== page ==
Best oils


#1

1958 oldsmobile 371 cu,s engine. runs good no smoke Is is best to run a 30w for summer driving only or is the 10-30 oils ok for hot weather. car is not run in cold weather?


#2

Is it still possible to get straight 30W? In any case, 10W-30 should work fine. In mild weather the two oils should behave exactly the same.

Incidentally, oils have improved greatly in the last 50 years. I wouldn’t worry too much about adequate lubrication with modern oils.


#3

A '58 Olds? You’ll want a heavier oil than that. Maybe 20W50. Chances are the original recommended oil was a straight weight, but I don’t know what it called for off the top of my head.

Russ


#4

I’d use either 30 weight or 10W-40 but be careful with the new API SM oils. They are formulated for the newest engines with roller type valve lifters, not flat face lifters. ZDDP content, needed for extreme pressure as is seen with flat face lifters, is very minimal in SM oils. ZDDP will poison a cat converter if your engine burns oil but of course, you have no converter in your 58 model. For a extra protection for your older engine you can mix in a quart or two of diesel engine oil to get the ZDDP needed.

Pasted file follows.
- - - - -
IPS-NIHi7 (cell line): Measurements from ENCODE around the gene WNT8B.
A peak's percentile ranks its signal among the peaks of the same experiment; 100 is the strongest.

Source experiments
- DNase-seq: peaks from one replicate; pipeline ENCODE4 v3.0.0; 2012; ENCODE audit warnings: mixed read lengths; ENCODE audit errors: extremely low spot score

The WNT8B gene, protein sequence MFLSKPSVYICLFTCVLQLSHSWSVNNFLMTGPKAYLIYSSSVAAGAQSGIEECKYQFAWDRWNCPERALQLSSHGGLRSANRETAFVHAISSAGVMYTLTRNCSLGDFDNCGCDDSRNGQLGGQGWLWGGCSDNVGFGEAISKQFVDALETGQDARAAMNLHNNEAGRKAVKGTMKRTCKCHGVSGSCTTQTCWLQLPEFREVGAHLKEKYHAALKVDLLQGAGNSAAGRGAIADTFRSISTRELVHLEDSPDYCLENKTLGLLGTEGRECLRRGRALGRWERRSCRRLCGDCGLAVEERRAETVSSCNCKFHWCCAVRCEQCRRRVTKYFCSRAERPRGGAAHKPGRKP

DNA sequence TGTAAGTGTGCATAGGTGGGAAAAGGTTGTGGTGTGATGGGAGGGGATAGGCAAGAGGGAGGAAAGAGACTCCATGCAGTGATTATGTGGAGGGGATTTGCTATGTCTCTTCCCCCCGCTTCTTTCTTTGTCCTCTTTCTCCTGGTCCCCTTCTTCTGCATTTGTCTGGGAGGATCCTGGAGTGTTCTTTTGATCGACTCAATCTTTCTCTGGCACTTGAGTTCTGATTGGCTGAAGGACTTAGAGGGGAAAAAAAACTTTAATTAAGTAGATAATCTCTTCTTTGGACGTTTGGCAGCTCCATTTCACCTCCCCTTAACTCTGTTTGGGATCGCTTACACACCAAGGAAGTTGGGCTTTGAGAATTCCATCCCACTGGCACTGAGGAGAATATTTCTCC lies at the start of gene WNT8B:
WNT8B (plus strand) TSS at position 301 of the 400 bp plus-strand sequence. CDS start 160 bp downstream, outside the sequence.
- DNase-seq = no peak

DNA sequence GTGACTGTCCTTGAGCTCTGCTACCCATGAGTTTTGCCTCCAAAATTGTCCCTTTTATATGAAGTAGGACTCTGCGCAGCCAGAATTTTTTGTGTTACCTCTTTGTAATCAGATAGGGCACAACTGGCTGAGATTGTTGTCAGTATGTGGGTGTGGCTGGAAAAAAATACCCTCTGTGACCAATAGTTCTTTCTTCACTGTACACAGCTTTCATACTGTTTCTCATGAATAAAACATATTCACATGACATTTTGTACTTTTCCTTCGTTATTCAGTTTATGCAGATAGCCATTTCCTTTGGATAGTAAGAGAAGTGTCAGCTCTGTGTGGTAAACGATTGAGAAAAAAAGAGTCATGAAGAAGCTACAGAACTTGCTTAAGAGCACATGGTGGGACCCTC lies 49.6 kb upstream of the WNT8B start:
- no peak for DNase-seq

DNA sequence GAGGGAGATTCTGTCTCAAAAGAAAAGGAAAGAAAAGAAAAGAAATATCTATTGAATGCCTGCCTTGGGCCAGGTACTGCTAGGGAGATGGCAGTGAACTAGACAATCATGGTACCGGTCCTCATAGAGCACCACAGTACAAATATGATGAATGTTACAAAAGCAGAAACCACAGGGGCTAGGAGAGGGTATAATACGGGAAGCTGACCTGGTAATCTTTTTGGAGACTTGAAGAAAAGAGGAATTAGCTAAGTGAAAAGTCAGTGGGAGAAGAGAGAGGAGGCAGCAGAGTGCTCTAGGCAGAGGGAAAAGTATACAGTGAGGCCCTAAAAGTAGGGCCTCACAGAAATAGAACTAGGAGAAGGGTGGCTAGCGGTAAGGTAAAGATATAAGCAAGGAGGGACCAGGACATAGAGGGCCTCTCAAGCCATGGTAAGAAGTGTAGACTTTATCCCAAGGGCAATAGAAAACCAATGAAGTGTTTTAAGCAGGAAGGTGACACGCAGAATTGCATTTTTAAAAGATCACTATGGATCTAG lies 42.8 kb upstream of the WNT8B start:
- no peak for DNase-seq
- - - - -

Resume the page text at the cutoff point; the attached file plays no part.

#5

I favor the straight thirty, especially when driving that specific car only in warm weather.


#6

I would not worry.

First consider what 10W30 means. When the temperatures are cold that oil will act like 10W oil, that is it will be thinner so it will lubricate better. As the car warms up it will not thin down as much as a single weight oil so when the car is at operating temperatures it will act like a 30W oil, which happens to be what the car needs.

In the early days of multi weight oils quite a few additives had to be added to the oils and the result was less oil and less lubrication. They also tended to loose their multi-weight capabilities over time. All that is different today and the multi-weight oils lube very well and have a long life.

While single weight oils are still available and will not hurt your engine (as long as you remember to change oils when the weather changes) you can avoid that with modern multi-weight oils.

#7

If my memory serves me correctly, in 1958 Oldsmobile engines suffered from camshaft failure and it was traced to certain brands of motor oil. It was an interesting problem, because some dealers were plagued with warranty work on camshafts and others didn’t have the problem. It turned out to be the type of oil used and I believe that Oldmobile issued a blanket statement against multi-viscosity oils. Now I hope that the oils have been improved in almost 50 years, but keep this in mind as you select an oil. I had an acquaintance who had the camshaft failure on a 1958 Oldmobile.